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RVB's Market Musings

What began here as an avenue to interact and learn has far exceeded those goals.

If you are a prospective employer, please consider this site a place where you can see my passion for investing...

Sunday, July 16, 2006

Lack of a Cool Title for this Post, Hence Let's Call it "More on Panera"

Barron's ran an article this weekend on Panera (Thanks, Jas, for pointing it out). In the article, several analysts and a money manager are interviewed about the stock. BB&T may have a good piece of info: stores opened last year average less sales than the rest of Panera's stores. This could be a problem going forward. However, I'm not sure how significant this number is just yet, because new stores are seeing even better "honeymoon" openings than last year - new stores now sell 45k per week vs. 41k a year ago. So which number is right? I think it's unclear.

There are some other good points - Panera is showing a lower return on capital and most restaurants are starting to see a consumer crunch. Indeed, it looks as if margins are falling. However, Panera has just now begun to expense stock options, so the data may not be correct (admittedly, I haven't gone back and made the appropriate adjustments yet, I'm waiting for Q2 results). We'll know much more on the call in a few days (the 26th) And as for a consumer crunch - who knows if Panera will be affected? I'm not seeing it, and niether is Ron Shaich, Panera's CEO:
"...looking at this over 25 years I will tell you I have not ever seen any of our businesses and in particular in this business, go up or down in any material way on macro consumer phenomena. You know if anything when there are matters that seem to effect macro, macro consumer issues when there was a fire gas crisis when 911 hit, if anything Panera seemed to benefit in some way as people stayed close to home and we were seen as a neighborhood kind of experience. I would further add that, generally for our consumers – I think our consumers tend not to be the most penny pinching. By their very nature of they have chosen to spend a little bit more for something they perceive as higher quality. And I think you know for most of our consumers, a sandwich one way or the other is not what is going to define their economic health. And you know I – and so I think that what we have traditionally seen is certain concepts that are at the effect of macro consumer trend and larger ticket durable items affected in a material way in recession and in economic crunch. That’s a long way of saying that I hope we are not – I don’t expect that we’re going to be back here in a month or 2 months or 3 months or 6 months saying that the consumer environment has changed, such that our comps or sales have been affected by that. Now, that’s what 20 odd years say to me, we will see what happens."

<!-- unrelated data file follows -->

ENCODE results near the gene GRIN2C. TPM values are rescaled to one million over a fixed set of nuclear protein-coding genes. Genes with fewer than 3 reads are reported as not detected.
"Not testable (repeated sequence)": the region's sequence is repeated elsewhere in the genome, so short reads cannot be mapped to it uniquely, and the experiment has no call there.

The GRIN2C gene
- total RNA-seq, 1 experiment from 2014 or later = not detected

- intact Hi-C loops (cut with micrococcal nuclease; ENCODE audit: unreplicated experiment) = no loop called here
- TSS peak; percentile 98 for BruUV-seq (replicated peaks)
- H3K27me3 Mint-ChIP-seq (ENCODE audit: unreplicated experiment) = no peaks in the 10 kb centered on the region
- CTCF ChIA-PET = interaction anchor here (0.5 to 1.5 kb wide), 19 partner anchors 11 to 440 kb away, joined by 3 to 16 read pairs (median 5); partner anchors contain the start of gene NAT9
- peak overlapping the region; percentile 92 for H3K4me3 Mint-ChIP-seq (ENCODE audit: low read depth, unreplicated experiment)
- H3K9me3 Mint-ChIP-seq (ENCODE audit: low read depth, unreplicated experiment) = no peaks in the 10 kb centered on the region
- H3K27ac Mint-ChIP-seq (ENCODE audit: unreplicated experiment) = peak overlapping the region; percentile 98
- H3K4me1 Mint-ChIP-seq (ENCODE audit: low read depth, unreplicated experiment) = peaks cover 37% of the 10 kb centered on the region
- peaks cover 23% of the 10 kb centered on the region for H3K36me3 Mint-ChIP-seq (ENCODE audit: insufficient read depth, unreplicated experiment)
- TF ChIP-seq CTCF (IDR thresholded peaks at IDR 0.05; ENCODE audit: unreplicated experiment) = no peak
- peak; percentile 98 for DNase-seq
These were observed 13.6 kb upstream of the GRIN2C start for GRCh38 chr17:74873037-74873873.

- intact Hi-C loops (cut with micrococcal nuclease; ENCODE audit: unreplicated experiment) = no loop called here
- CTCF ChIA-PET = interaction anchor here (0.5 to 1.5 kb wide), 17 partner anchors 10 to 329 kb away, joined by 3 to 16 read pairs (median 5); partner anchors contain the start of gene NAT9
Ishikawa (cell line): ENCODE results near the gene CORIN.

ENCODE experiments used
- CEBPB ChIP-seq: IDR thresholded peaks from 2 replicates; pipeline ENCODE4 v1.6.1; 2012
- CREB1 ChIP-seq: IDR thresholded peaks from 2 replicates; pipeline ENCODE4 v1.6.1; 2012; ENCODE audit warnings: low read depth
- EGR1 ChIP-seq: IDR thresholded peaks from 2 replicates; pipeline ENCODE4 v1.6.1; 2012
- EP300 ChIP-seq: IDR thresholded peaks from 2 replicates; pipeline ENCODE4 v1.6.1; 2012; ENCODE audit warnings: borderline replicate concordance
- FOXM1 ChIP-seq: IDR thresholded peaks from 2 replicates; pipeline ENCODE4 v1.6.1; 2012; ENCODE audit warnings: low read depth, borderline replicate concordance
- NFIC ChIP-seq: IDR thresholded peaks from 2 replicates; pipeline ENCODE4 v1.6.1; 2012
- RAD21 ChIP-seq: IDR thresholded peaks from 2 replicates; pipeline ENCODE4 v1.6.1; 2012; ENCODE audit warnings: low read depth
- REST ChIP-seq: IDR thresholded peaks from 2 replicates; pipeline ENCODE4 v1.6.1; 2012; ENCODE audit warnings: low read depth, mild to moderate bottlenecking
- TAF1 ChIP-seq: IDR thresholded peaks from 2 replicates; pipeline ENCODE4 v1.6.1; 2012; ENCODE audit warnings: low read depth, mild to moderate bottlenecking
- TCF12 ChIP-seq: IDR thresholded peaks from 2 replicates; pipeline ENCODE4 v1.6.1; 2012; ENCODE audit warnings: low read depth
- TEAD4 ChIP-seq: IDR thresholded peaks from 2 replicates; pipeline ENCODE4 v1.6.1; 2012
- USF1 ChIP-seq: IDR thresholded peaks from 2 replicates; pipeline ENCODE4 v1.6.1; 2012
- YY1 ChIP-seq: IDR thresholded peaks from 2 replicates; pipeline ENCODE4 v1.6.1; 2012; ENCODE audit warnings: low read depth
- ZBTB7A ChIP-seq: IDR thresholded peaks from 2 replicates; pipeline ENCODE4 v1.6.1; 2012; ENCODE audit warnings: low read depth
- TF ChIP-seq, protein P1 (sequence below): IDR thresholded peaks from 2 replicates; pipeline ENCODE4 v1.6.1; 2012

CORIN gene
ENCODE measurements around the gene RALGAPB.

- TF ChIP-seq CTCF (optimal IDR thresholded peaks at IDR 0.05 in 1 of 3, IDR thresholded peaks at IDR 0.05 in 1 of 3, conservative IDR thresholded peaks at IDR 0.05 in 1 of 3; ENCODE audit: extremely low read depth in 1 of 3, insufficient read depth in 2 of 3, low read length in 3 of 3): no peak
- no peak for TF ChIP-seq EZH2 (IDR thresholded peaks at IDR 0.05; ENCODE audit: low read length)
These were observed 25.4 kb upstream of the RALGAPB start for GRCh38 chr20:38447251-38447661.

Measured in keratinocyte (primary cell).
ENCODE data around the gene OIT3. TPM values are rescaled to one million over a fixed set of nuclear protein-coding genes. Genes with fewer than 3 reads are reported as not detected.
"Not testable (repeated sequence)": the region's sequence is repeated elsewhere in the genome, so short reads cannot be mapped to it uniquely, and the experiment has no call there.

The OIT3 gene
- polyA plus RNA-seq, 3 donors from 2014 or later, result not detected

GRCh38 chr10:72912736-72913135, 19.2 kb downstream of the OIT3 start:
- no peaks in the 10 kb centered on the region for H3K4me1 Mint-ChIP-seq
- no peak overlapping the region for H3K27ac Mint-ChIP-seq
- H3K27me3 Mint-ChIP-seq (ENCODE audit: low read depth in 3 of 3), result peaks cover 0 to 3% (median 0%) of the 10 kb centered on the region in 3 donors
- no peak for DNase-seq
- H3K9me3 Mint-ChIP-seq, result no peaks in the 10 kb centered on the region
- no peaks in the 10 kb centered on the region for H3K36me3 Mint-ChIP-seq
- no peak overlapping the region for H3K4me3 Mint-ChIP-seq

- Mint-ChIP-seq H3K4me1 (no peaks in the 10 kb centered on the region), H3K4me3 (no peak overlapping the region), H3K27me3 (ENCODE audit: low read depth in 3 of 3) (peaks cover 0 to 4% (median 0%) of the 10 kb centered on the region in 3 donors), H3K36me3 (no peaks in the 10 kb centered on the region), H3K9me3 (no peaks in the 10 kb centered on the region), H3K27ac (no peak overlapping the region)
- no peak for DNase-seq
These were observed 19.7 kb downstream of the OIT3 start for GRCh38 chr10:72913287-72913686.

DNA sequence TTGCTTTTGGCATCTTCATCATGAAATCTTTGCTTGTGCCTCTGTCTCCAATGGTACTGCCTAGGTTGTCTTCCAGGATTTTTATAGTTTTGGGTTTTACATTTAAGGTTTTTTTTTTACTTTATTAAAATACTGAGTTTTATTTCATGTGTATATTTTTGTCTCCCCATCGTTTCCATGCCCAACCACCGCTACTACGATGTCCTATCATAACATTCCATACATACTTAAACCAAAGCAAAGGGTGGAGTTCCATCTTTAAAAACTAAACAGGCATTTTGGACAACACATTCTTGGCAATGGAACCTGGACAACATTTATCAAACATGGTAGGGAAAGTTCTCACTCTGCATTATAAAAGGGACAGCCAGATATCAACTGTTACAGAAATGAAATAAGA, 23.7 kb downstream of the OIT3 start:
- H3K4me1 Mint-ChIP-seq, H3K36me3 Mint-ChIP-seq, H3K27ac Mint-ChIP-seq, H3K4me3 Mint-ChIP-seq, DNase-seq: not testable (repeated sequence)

Most agree that Panera is a great company with a concept that works. But now we're starting to see disagreements about the stock. According to the article, there are 3 SELL ratings, citing 30% downside. Ok, maybe that 30% downside is there. Maybe it's not. But, when the analysts talk about Panera trading "higher than its industry" to strengthen this case, I find that odd. Here is a quick table of some prominent public restaurant companies. It would make sense that Panera gets a higher multiple.

[photo missing - blogger not accepting pic uploads at the moment]

What's more is that because of its price point, it's conceivable that more people will head to Panera, not less. "Hey John - want to go to Applebee's for dinner?" "No, I think we can save some money if we go to Panera instead." I dunno - it's just conjecture.

A few things that I am surprised to now hear the company talk about: 1) It looks like there could be a move to more urban locations - downtowns, etc. The company has avoided this in the past - doing a great job at controlled growth 2) Management has reorganized itself to support the growth. I read this as "Panera knows it's on to something big and now they're getting ready to take it to the next level." 3) I wasn't even looking ahead to 17% unit growth, I was being more conservative. Rest assured if that story plays out, Panera, already a 15-bagger from its IPO, will beat the S&P going forward.

Right now, the market is focused on the negative. The momentum in the stock is clearly down. Technical analysis of the stock paints an ugly picture, too. Yet, the company still appears to be on track to grow 30% this year.

I guess we have to pick a side. Who's right? Mr. Shaich or the analysts? My money's with Ron and when this downward momentum subsides, I'll be checking the story again - to make sure it's still in tact. Then I'll finally be a shareholder.

PS - Panera had its first-ever "Analyst Day" this year. Anyone can view the slides, and I'd encourage all to do so.


At July 18, 2006 9:06 AM, Anonymous jritzema said...

Your table didn't work. I was able to see your resume and report, but I am on UW's network


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